The next time you’re choosing a low-fat meat main course – consider bison. This nutritious and delicious meat is lower in fat than beef and lower in cholesterol than chicken, making it an exceptionally healthy alternative to other commonly consumed meats.
Bison is a high-protein low-fat powerhouse. While a 3-ounce serving contains only 122 calories and 2.1 grams of fat (0.8 gram of saturated fat), it’s loaded with 24.2 grams of protein. For those following a 2,000 calorie daily diet, this one serving represents 48 percent of the DV (daily value) for protein, 3 percent of the DV for fat, and 4 percent of the DV for saturated fat.
Bison will also load you up with B vitamins (riboflavin, niacin, B-6 and B-12), iron, phosphorus, zinc and selenium – the combination of which will boost the health of your eyes, hair, skin, liver and nervous system, help form red blood cells, develop strong bones, and prevent cell damage from free radicals.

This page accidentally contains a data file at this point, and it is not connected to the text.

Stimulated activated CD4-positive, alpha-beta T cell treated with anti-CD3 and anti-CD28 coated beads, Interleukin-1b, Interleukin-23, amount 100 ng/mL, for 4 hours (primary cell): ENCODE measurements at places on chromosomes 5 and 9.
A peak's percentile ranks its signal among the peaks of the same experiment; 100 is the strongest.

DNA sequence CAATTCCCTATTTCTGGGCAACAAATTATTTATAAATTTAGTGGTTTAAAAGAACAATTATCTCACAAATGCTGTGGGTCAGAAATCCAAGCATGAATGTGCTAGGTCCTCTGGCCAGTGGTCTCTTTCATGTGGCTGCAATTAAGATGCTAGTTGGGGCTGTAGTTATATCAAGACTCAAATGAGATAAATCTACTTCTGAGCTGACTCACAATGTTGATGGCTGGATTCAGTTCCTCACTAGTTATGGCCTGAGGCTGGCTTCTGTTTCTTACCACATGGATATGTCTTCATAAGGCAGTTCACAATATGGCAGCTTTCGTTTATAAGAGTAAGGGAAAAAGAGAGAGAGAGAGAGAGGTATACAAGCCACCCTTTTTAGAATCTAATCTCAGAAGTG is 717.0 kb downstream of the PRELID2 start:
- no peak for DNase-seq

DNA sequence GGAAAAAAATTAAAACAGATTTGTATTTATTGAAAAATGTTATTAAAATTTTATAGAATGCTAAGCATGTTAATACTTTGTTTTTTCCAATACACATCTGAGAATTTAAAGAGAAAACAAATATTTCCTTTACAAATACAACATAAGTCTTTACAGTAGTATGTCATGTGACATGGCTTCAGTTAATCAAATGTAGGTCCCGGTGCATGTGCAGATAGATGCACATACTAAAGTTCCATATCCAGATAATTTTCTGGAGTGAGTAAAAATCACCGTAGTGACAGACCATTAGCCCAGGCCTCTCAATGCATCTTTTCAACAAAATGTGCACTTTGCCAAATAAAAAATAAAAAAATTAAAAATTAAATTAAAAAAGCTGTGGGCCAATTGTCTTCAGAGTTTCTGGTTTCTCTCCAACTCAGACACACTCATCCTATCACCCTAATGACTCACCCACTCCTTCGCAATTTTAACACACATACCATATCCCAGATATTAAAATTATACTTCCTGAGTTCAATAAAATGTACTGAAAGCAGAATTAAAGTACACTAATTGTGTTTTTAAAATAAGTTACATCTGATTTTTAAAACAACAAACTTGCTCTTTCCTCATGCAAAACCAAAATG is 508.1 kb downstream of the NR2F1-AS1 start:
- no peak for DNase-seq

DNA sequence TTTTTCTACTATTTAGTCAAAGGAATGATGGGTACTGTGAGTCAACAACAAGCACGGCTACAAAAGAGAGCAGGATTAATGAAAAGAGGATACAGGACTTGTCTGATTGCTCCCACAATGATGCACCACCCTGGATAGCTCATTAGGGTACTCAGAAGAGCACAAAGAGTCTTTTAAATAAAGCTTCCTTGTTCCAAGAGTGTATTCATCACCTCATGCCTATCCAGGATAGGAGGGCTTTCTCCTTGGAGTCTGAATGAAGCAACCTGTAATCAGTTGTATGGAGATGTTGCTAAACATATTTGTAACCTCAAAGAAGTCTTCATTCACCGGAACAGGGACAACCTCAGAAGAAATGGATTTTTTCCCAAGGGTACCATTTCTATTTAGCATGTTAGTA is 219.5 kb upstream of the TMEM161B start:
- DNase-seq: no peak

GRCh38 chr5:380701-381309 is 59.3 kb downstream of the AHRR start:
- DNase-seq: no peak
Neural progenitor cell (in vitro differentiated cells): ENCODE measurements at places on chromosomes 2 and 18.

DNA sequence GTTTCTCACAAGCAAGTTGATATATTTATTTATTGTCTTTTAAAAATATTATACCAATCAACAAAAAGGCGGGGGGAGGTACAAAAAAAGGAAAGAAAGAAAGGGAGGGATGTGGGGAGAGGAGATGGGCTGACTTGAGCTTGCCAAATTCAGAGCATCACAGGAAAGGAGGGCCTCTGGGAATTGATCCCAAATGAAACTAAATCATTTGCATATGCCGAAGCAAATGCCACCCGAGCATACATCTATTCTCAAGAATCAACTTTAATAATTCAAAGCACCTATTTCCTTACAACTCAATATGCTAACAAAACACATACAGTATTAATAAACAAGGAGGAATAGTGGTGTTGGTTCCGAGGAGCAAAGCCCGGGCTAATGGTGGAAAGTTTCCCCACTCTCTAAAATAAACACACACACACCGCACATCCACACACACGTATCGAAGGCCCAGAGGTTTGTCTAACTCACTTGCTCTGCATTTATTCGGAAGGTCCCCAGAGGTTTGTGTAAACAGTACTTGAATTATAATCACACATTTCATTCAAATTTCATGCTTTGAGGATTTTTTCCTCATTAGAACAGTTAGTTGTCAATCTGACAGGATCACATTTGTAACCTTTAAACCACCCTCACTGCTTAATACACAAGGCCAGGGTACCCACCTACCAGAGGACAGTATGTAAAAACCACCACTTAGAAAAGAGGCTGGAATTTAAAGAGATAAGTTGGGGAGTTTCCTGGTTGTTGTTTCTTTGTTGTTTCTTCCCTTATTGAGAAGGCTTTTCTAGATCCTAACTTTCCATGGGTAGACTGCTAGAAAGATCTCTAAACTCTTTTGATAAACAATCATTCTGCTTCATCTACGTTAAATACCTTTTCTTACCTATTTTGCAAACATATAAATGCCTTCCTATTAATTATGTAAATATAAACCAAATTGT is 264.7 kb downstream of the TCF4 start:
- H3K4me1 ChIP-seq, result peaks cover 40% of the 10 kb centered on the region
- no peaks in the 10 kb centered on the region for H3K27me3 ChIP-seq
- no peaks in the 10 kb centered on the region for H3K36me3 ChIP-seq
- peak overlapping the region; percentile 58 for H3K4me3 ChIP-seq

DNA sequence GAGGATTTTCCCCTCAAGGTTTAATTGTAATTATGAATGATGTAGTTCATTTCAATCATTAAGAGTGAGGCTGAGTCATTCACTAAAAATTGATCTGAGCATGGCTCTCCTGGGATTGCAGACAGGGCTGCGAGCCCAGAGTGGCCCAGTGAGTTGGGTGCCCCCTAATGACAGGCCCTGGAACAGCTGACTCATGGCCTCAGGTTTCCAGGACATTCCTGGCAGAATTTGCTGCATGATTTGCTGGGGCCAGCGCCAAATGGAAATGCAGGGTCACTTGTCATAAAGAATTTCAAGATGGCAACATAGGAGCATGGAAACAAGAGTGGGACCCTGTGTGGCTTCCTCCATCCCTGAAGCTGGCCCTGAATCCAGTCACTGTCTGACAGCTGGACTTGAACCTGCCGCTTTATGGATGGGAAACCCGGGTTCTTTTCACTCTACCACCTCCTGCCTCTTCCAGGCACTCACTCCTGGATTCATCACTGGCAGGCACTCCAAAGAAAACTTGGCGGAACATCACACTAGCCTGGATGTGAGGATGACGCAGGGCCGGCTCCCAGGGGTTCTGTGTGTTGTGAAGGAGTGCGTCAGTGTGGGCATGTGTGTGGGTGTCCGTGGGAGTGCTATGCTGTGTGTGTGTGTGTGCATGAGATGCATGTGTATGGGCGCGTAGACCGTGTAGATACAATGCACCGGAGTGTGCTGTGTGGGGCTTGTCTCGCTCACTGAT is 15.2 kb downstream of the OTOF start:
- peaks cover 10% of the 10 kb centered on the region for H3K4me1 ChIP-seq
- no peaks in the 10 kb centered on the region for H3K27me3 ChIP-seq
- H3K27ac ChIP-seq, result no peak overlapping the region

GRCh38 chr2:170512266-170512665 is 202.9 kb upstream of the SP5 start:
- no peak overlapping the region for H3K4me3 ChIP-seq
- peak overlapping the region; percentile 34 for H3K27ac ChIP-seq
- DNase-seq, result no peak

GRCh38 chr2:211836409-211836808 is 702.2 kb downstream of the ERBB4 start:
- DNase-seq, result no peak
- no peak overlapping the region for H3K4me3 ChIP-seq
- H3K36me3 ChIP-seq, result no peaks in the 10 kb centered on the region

Watermelons are mostly water (roughly 92 percent) but this refreshing fruit is loaded with nutrients. Each tasty bite has significant levels of vitamins A, B6 and C, lycopene, potassium, antioxidants and amino acids. Also, watermelons are fat-free, very low in sodium, and have only 40 calories per cup.
Corn gets a bad rap because it’s frequently found in packaged, processed food that can be void of nutrients. But straight-from-the-farm corn on the cob is a healthy whole grain, a good source of fiber, vitamin C, and the antioxidants lutein and zeaxanthin, which promote healthy vision. Try boiling, grilling, steaming, baking or microwaving a few ears for dinner tonight … and enjoy!